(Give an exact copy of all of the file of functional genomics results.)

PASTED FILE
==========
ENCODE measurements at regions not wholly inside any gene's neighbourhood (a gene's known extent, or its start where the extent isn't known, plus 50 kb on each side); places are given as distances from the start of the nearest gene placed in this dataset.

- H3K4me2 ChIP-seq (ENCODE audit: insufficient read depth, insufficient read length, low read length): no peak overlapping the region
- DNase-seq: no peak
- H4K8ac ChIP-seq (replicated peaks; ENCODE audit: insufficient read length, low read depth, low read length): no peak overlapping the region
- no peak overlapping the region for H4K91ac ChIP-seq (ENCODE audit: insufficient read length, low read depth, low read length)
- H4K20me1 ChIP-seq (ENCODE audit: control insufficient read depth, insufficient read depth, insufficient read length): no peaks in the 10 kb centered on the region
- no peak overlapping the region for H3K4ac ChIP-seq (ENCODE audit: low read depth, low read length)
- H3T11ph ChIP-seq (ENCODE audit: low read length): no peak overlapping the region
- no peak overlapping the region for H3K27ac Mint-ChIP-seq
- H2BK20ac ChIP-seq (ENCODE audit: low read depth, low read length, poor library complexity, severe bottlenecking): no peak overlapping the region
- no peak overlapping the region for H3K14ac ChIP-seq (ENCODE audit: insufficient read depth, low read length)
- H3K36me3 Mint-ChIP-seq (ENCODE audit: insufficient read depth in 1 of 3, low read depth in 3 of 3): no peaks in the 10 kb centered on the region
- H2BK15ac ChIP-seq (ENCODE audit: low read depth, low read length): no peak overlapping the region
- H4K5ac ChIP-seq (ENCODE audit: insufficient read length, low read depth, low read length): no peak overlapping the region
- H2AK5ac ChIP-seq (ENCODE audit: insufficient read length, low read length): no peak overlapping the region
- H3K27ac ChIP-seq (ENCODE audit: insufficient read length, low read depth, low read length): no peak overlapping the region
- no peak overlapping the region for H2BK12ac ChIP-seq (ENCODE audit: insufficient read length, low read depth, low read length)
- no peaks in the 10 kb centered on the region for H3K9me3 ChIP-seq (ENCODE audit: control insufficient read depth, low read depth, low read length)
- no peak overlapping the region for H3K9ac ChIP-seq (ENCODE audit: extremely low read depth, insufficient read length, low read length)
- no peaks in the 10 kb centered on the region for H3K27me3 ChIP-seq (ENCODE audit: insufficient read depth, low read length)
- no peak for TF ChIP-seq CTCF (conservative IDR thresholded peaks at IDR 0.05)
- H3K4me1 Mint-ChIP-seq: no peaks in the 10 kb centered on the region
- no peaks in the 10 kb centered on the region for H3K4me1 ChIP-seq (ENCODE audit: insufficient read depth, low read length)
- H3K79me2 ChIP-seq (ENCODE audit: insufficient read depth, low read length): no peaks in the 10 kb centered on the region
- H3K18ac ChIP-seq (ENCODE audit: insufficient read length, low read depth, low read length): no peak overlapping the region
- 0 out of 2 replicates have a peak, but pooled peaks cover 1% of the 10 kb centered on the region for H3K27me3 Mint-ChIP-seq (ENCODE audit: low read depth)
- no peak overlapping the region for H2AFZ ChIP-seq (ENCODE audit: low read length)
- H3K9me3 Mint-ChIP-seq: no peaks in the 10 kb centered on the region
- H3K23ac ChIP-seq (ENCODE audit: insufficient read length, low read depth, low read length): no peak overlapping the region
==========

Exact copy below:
ENCODE measurements at regions not wholly inside any gene's neighbourhood (a gene's known extent, or its start where the extent isn't known, plus 50 kb on each side); places are given as distances from the start of the nearest gene placed in this dataset.

- H3K4me2 ChIP-seq (ENCODE audit: insufficient read depth, insufficient read length, low read length): no peak overlapping the region
- DNase-seq: no peak
- H4K8ac ChIP-seq (replicated peaks; ENCODE audit: insufficient read length, low read depth, low read length): no peak overlapping the region
- no peak overlapping the region for H4K91ac ChIP-seq (ENCODE audit: insufficient read length, low read depth, low read length)
- H4K20me1 ChIP-seq (ENCODE audit: control insufficient read depth, insufficient read depth, insufficient read length): no peaks in the 10 kb centered on the region
- no peak overlapping the region for H3K4ac ChIP-seq (ENCODE audit: low read depth, low read length)
- H3T11ph ChIP-seq (ENCODE audit: low read length): no peak overlapping the region
- no peak overlapping the region for H3K27ac Mint-ChIP-seq
- H2BK20ac ChIP-seq (ENCODE audit: low read depth, low read length, poor library complexity, severe bottlenecking): no peak overlapping the region
- no peak overlapping the region for H3K14ac ChIP-seq (ENCODE audit: insufficient read depth, low read length)
- H3K36me3 Mint-ChIP-seq (ENCODE audit: insufficient read depth in 1 of 3, low read depth in 3 of 3): no peaks in the 10 kb centered on the region
- H2BK15ac ChIP-seq (ENCODE audit: low read depth, low read length): no peak overlapping the region
- H4K5ac ChIP-seq (ENCODE audit: insufficient read length, low read depth, low read length): no peak overlapping the region
- H2AK5ac ChIP-seq (ENCODE audit: insufficient read length, low read length): no peak overlapping the region
- H3K27ac ChIP-seq (ENCODE audit: insufficient read length, low read depth, low read length): no peak overlapping the region
- no peak overlapping the region for H2BK12ac ChIP-seq (ENCODE audit: insufficient read length, low read depth, low read length)
- no peaks in the 10 kb centered on the region for H3K9me3 ChIP-seq (ENCODE audit: control insufficient read depth, low read depth, low read length)
- no peak overlapping the region for H3K9ac ChIP-seq (ENCODE audit: extremely low read depth, insufficient read length, low read length)
- no peaks in the 10 kb centered on the region for H3K27me3 ChIP-seq (ENCODE audit: insufficient read depth, low read length)
- no peak for TF ChIP-seq CTCF (conservative IDR thresholded peaks at IDR 0.05)
- H3K4me1 Mint-ChIP-seq: no peaks in the 10 kb centered on the region
- no peaks in the 10 kb centered on the region for H3K4me1 ChIP-seq (ENCODE audit: insufficient read depth, low read length)
- H3K79me2 ChIP-seq (ENCODE audit: insufficient read depth, low read length): no peaks in the 10 kb centered on the region
- H3K18ac ChIP-seq (ENCODE audit: insufficient read length, low read depth, low read length): no peak overlapping the region
- 0 out of 2 replicates have a peak, but pooled peaks cover 1% of the 10 kb centered on the region for H3K27me3 Mint-ChIP-seq (ENCODE audit: low read depth)
- no peak overlapping the region for H2AFZ ChIP-seq (ENCODE audit: low read length)
- H3K9me3 Mint-ChIP-seq: no peaks in the 10 kb centered on the region
- H3K23ac ChIP-seq (ENCODE audit: insufficient read length, low read depth, low read length): no peak overlapping the region